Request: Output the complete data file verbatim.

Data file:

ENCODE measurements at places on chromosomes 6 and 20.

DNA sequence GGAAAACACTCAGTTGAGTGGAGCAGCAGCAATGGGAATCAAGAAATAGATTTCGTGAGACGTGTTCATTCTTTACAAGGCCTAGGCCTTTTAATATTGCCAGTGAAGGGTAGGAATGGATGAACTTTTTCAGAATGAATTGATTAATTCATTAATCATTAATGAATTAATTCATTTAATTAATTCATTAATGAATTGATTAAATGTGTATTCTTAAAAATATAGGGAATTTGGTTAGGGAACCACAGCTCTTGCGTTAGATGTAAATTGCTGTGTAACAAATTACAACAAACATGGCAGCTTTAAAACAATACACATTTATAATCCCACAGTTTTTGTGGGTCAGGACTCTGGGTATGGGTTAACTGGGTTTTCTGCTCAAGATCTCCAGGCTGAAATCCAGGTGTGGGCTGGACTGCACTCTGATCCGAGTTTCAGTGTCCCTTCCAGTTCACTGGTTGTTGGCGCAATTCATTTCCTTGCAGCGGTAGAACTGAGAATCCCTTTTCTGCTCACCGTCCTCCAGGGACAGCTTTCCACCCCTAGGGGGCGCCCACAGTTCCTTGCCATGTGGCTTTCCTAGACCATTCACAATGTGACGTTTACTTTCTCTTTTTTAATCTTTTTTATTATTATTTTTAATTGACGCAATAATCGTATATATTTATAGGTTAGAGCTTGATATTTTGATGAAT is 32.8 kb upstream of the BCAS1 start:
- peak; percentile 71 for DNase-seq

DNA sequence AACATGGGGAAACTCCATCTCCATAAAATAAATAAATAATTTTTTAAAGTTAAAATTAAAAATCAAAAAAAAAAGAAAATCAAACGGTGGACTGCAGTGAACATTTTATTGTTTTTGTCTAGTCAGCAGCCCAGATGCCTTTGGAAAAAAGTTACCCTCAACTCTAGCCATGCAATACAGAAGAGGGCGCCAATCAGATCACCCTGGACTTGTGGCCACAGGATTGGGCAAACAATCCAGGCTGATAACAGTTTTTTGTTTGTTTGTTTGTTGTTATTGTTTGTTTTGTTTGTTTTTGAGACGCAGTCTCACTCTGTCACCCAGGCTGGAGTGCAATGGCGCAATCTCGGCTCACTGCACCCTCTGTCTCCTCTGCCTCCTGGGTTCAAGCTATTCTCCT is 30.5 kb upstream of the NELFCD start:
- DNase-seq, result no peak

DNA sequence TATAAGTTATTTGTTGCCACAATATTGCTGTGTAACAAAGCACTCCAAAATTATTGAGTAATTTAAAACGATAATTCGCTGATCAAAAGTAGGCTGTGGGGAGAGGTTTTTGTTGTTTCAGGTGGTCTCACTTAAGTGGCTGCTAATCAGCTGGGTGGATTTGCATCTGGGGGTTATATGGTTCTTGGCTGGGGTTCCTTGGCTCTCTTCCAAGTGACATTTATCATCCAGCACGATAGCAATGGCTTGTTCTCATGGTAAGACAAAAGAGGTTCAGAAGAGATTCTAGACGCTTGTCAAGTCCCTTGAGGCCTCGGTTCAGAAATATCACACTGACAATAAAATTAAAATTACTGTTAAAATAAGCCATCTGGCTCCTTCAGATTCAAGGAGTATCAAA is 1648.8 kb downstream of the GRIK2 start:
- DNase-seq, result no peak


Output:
ENCODE measurements at places on chromosomes 6 and 20.

DNA sequence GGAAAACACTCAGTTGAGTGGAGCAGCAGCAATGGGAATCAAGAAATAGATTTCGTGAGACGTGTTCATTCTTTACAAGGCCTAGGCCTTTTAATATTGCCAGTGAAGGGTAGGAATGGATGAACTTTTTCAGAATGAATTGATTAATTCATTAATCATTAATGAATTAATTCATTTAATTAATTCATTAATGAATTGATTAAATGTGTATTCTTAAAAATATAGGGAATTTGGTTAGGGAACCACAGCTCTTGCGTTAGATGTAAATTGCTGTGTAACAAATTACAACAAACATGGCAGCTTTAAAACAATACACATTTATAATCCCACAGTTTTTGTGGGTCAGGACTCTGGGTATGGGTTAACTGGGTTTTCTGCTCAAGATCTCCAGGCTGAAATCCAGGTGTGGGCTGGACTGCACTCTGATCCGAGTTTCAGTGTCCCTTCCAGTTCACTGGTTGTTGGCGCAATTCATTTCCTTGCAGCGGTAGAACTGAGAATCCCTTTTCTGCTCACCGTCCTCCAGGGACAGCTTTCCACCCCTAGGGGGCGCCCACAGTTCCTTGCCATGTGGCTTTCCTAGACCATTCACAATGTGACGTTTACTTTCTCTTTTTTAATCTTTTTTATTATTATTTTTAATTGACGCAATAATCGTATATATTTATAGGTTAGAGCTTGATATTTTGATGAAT is 32.8 kb upstream of the BCAS1 start:
- peak; percentile 71 for DNase-seq

DNA sequence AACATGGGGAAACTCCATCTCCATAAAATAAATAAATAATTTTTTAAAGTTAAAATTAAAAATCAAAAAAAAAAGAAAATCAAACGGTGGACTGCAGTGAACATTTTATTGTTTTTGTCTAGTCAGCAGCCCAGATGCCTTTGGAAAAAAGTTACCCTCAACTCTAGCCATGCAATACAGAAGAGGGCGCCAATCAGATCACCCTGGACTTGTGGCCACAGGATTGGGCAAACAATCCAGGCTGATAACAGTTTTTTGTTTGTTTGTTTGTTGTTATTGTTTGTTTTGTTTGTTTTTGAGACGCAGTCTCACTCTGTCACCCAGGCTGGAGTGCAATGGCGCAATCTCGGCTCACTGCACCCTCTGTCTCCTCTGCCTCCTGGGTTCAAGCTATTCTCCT is 30.5 kb upstream of the NELFCD start:
- DNase-seq, result no peak

DNA sequence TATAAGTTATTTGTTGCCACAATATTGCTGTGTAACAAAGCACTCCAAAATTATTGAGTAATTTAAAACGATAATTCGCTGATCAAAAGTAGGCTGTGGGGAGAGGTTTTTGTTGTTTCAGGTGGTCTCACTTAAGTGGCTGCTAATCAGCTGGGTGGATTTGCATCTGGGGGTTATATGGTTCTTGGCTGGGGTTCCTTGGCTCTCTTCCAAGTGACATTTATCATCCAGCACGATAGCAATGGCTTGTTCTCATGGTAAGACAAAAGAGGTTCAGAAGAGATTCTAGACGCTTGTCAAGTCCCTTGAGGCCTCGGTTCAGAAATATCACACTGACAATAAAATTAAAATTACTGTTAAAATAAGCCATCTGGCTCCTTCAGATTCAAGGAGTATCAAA is 1648.8 kb downstream of the GRIK2 start:
- DNase-seq, result no peak